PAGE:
Biden to Sign Executive Order Protecting Abortion Access
By Susan Milligan
President Joe Biden, under intense pressure from his party’s rank and file to use the tools of his office to protect abortion rights, will sign an executive order Friday aimed at expanding access to medication abortions, protecting the privacy of women seeking abortions, and marshaling a legal team to defend women traveling for legal abortions.
The order does not – and cannot – undo the moves by dozens of states to severely restrict or outright ban abortion after the Supreme Court decision last month reversing a 49-year guaranteed right to terminate a pregnancy. But the order, the White House said in a statement early Friday morning, will help women navigate state laws to access abortion.
“President Biden has made clear that the only way to secure a woman’s right to choose is for Congress to restore the protections of Roe as federal law,” the White House said, referring to the 1973 Roe v Wade ruling making abortion legal across the nation. “Until then, he has committed to doing everything in his power to defend reproductive rights and protect access to safe and legal abortion.”
The executive order directs the Department of Health and Human Services to take action to expand access to medication abortion, which allows women and girls to terminate a pregnancy at home by taking two pills. Medication abortions, which were approved by the FDA in 2000, now account for more than half of all abortions in America, according to the Guttmacher Institute.
The agency will also take steps to ensure emergency care for pregnant women and those experiencing a miscarriage, including considering updates to current guidance that clarify physician responsibilities and protections under the Emergency Medical Treatment and Labor Act. Reproductive rights activists are concerned that the state bans on abortion will prevent doctors in some states from tending to women who need Dilation and Curettage (commonly known as a D and C) to stop life-threatening bleeding during an emergency.
Health and Human Services will also take steps to protect and expand access to contraception, including emergency contraception (known colloquially as the “morning after pill”) and intrauterine devices that abortion rights advocates fear will be outlawed under certain state laws.
The agency has 30 days to submit a report back to Biden on how it will fulfill the order, the White House said.
The attorney general and the White House, meanwhile, will convene a team of volunteer lawyers to provide free legal care to “patients, providers, and third parties lawfully seeking or offering reproductive health care services throughout the country,” the White House said. That directive is aimed at thwarting threatened efforts by states to make it illegal for a woman to travel to another state to get an abortion where it is legal.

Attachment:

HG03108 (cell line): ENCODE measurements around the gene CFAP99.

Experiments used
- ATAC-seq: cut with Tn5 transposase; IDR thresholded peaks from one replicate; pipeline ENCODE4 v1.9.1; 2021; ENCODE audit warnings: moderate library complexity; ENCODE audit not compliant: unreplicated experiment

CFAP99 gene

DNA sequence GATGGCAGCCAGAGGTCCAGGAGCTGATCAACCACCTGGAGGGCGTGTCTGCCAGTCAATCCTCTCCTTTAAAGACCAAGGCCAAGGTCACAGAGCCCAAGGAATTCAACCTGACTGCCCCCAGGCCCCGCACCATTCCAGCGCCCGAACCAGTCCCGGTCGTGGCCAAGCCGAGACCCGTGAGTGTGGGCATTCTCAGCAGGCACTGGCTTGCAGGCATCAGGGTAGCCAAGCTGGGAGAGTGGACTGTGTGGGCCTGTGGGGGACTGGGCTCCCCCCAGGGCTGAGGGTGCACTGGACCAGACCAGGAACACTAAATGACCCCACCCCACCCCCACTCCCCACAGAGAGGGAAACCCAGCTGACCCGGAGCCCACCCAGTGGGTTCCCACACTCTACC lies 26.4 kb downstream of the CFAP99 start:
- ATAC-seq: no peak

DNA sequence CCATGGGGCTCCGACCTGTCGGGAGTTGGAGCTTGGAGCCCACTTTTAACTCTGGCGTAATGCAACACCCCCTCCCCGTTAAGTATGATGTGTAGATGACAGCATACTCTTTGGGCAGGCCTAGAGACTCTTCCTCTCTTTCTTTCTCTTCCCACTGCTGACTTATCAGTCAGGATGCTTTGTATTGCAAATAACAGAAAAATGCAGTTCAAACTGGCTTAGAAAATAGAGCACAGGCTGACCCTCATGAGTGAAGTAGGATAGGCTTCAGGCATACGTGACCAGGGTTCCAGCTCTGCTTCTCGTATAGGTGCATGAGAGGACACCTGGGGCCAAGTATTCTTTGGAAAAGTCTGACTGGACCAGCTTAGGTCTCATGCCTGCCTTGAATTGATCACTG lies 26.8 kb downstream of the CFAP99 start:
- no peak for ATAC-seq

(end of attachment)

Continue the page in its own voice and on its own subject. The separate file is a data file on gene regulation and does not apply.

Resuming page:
“Americans must remain free to travel safely to another state to seek the care they need,” the White House said, and will fight “any attack by a state or local official who attempts to interfere with women exercising this right.”
The order also directs agencies to take steps to protect the privacy of women and girls seeking abortions and to crack down on fraudulent and deceptive practices – including those online – by those trying to stop them from accessing the procedure.
The executive order specifically directs HHS to issue new guidance on protecting privacy rights of abortion patients under the Health Insurance Portability and Accountability Act (HIPAA). “The guidance helps ensure doctors and other medical providers and health plans know that, with limited exceptions, they are not required – and in many cases, are not permitted – to disclose patients’ private information, including to law enforcement,” the White House said.
The administration will also release a how-to guide to protect health information on mobile apps. Reproductive rights groups are worried that law enforcement will use Internet searches or menstruation and pregnancy apps to track down women seeking medication abortions or surgical abortions in other states.
Without going into detail, the executive order said the administration will take steps to ensure the safety of patients, providers and third parties in reproductive health services – including protecting mobile clinics set up at the border inside states where abortion is still legal.
Finally, Biden’s executive order directs HHS and the White House Gender Policy Council to establish an interagency Task Force on Reproductive Health Care Access, “responsible for coordinating Federal interagency policymaking and program development.” As part of that, the Justice Department will provide technical assistance to sates offering abortions to out-of-state patients.
Biden delivered a fiery rebuke of last month’s Dobbs v Jackson Women’s Health Organization ruling allowing individual sates to restrict or ban abortion, calling it an “outrageous” reversal of a longtime right.
But he also has been criticized by fellow Democrats who think he has not done enough to protect and expand abortion access where it is legal.
The president last week convened an online session with Democratic governors, who made various suggestions, including using federal lands for abortion clinics in states where the procedure is otherwise banned. The administration has been skeptical of that idea, saying it could put women and providers at risk.
Biden has also called for the Senate to abandon the filibuster, so abortion rights could be enshrined with only the Democratic caucus’s 50 votes. But Biden cannot force the Senate to act, and two Democratic senators have been clear that they will not reject the filibuster.